Oil and gas companies and their government and lobbyist advocates love to wax lyrical about jobs the industry creates, or are remotely associated with creating, and dismiss environmentalists and communities concerned about the impacts of oil and gas development as anti-jobs. It is an old and familiar strategy.
Photo by Rae Allen
So first, let’s set the record straight. Every environmentalist I know is for jobs. But we are for sustainable — that is safe, well paying, community sourced — jobs. So we’re calling into question the oil and gas industry’s job claims on:
According to The Solar Foundation the solar industry alone directly employed 142,698 Americans as of November 2013, and employment in solar is growing ten times faster than national average employment growth. The American Wind Energy Association, meanwhile, reports 50,500 FTE jobs. These jobs are:
Safe: Renewable energy is better for workers’ health and safety according to a paper published in the Journal of the American Medical Association:
“Current trends suggest that more than 1,300 worker deaths could be averted in the coming decade [through the shift to power produced from renewable resources rather than burning fossil fuels]”.
Well paying: About half of new solar jobs are as installers, who on average make $23/hour, more than triple the federal minimum wage.
Community sourced: To complement the growing demand, there have been a number of ‘green-collar’ job trainings to help find and train community based workers. These trainings help local residents prepare for entry-level jobs and pave the way to middle class careers.
On the other hand, the jobs the oil and gas industry creates are often unsafe, outsourced, and dirty.
Unsafe: A new report from the AFL-CIO ranked North Dakota dead last for workplace safety with 15 deaths reported by the mining and oil and gas industry and another 25 in construction, which may include related jobs.
On the road, traffic deaths in 6 states with fracking/drilling have also gone up, more than quadrupling since 2004 in some places, according to an AP report. And of course directly at fracking sites there are serious health risks. The National Institute for Occupational Safety and Health (NOISH) is now investigating worker fatalities during flowback related to chemical exposure. Related industries like frac sand mining have also reported worker health impacts, but remain unregulated by OSHA.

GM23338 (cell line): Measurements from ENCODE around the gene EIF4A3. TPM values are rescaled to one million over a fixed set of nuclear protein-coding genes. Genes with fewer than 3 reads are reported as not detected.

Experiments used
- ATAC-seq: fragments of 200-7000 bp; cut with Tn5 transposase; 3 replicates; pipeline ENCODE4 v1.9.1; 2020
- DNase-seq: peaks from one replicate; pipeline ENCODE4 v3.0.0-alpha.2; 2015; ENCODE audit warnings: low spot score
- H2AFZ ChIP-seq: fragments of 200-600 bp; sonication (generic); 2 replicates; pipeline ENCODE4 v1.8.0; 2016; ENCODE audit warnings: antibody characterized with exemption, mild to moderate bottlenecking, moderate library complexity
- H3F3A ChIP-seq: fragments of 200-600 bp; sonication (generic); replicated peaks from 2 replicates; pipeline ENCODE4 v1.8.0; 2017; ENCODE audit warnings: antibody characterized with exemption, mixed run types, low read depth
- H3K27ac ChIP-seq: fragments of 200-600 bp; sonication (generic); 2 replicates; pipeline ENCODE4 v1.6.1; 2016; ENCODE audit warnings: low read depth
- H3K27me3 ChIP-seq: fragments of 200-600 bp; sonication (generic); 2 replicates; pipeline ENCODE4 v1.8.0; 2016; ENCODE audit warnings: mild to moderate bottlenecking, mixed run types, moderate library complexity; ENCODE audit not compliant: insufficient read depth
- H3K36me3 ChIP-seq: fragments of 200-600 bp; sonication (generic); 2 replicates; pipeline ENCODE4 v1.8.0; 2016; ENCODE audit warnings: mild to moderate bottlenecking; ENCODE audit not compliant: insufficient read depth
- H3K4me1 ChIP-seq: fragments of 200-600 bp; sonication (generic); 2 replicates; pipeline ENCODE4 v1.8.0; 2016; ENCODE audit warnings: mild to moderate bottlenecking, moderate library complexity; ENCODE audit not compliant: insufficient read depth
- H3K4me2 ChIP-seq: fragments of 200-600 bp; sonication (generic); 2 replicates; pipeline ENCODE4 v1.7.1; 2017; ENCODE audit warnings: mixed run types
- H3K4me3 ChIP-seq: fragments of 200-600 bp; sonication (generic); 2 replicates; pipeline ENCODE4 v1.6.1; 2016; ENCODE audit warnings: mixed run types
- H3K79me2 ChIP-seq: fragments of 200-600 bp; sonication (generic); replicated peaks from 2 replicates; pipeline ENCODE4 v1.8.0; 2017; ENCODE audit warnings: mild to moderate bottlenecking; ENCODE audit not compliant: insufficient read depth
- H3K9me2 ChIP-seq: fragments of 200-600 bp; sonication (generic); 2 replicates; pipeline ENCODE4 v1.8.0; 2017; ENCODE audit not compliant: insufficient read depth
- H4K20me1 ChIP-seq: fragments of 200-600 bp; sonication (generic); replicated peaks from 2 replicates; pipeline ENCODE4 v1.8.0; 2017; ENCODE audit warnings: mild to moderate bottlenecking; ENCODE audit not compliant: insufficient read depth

Outsourced: Republican Governor John Kasich said he has “evidence that we’re gathering” that oil and gas companies in Ohio aren’t hiring Ohioans. And it’s not just Republican governors with evidence. A report from the Pennsylvania College of Technology and Penn State found that in early stages of development as many as 70-80 percent of Marcellus shale employees in Pennsylvania are from outside the state.
Dirty: I actually don’t mean literally, though it’s often that too. Industry numbers on employment have also been shown to include indirect employment in prostitution, stripping etc.
So the next time someone tells you that we need fracking-enabled oil and gas development because ‘we need the jobs’, or ‘you’re anti-jobs’ have your facts ready.
Bang for Your Buck
The oil and gas industry likes to claim that it provides a win-win economic solution: It provides the energy necessary to power our economy, and it employs people in the process. But all that requires investment dollars. In many cases this includes taxpayer subsidized investment dollars.
The question becomes, with oil and gas are we buying the best jobs and best energy for our investment dollars? According to the University of Massachusetts’ Political Economy Research Institute, the answer is ‘no’. That’s because, in addition to all the environmental benefits of truly clean energy, investing in it instead of fossil fuels results in:
So whether you are interested in protecting the environment or boosting jobs, in neither case should you support increased oil and gas development. Truly clean energy, renewables and conservation are the way to go to protect our communities’ health, fiscally and physically.